THE makers of the board game Monopoly financed a survey to discover the average Briton’s ideal home.
They want a four bedroom Victorian town house worth £250,000 in a quiet suburban street with two bathrooms, a garage, conservatory, utility room and custom-built barbecue area. Oh yes, and it has to be within walking distance of a good pub. Not asking for much, then.
All this in an era where builders are being criticised for making modern houses too small with rooms that are not big enough to swing a cat, even if you could get a firm enough grip on a feline and wished to partake in such an extreme form of animal cruelty. Shame on you.
This expression, of course, actually derives from the naval punishment of a sailor being beaten with the cat o’ nine tails. This needed a certain amount of room for the gentleman wielding the implement. Accordingly it was carried out on deck as below there was not enough room to swing a cat.
Is this column educational or what?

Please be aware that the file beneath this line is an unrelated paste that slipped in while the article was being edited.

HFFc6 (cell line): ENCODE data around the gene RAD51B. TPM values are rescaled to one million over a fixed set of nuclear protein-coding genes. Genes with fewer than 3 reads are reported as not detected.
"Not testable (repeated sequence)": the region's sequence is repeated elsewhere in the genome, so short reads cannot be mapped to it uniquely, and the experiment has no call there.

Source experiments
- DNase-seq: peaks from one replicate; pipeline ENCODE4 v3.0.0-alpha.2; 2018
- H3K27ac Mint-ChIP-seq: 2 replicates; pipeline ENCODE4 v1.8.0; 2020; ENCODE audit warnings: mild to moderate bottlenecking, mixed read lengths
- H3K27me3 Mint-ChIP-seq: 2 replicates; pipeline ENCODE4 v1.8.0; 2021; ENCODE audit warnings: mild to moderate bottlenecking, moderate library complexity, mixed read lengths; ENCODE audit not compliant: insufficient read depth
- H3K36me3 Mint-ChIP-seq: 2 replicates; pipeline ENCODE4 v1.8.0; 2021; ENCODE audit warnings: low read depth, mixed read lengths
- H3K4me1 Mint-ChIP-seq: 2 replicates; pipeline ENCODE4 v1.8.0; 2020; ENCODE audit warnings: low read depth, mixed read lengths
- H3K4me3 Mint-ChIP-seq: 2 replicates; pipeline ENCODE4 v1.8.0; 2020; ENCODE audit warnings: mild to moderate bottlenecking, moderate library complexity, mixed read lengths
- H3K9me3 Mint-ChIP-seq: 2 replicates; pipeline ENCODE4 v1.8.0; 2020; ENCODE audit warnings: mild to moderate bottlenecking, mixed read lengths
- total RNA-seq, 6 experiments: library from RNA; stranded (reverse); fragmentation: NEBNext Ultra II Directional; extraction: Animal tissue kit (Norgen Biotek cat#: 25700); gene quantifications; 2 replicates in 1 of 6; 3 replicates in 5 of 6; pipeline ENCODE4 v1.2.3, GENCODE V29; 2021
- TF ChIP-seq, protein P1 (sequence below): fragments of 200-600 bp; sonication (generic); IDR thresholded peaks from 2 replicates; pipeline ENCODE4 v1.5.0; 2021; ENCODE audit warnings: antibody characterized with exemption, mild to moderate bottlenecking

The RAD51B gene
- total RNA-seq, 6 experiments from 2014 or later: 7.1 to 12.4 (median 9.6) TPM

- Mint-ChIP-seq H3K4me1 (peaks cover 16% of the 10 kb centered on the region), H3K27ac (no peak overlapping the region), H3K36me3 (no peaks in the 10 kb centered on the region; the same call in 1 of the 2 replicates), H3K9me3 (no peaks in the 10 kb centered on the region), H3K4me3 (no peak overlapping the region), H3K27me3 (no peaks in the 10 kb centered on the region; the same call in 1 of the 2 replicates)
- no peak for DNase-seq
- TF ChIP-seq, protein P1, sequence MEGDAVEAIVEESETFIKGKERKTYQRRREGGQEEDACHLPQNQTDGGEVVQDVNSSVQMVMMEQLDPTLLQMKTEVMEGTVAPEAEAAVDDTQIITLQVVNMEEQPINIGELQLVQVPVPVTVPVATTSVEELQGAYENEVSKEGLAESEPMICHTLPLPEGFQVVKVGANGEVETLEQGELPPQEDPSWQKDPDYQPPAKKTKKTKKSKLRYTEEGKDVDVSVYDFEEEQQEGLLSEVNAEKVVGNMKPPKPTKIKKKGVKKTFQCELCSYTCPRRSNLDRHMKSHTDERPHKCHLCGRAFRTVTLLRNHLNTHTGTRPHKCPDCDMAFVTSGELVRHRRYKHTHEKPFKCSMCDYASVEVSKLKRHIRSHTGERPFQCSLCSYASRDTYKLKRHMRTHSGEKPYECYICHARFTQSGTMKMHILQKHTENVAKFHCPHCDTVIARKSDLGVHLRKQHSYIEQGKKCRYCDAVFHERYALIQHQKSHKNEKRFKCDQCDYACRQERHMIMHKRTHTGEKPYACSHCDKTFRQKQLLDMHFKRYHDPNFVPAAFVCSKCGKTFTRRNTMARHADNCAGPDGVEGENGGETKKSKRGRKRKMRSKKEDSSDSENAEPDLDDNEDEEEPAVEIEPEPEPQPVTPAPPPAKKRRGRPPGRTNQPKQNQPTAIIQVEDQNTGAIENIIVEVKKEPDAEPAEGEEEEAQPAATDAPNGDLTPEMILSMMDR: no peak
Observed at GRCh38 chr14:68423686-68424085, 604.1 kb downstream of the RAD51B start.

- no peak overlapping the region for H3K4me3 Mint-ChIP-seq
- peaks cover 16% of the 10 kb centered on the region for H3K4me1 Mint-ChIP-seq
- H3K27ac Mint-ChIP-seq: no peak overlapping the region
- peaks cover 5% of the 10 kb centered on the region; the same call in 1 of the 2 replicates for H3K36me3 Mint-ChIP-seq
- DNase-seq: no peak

Mind you, who knows what people get up to in their £250,000 four bedroom Victorian town houses these days. Perhaps a little gentle flagellation is just as good as a cup of tea for unwinding after a hard day at work.
One lump or two, dear?
Monopoly, which inspired this survey, is American and the board game reflects American aspirations to acquire property and great wealth.
I grew up in a two-up, two-down and my mother felt very posh when she moved to a three bedroom semi. But even I got the Monopoly bug when I bought my first house. It was a large Victorian town house in Lytham St Annes 100 yards from the sand dunes with five bedrooms and within walking distance of a pub. It cost £2,000. The first week part of the roof fell off and just missed the postman.
The idea was to convert this dilapidated building into holiday flats and become a property tycoon. Watch out Donald Trump.
Unfortunately I had neither the finance nor the skills to fulfil my dreams which were, in fact, about as substantial as a board game. Neither, thank goodness, was I American.
I ended up in Huddersfield (an area with many pubs within walking distance) to pursue ambitions of a much more fulfilling kind and live in a house where I could, if I wished, swing a cat, although if I did my wife would definitely give me a lump or two. It’s her cat.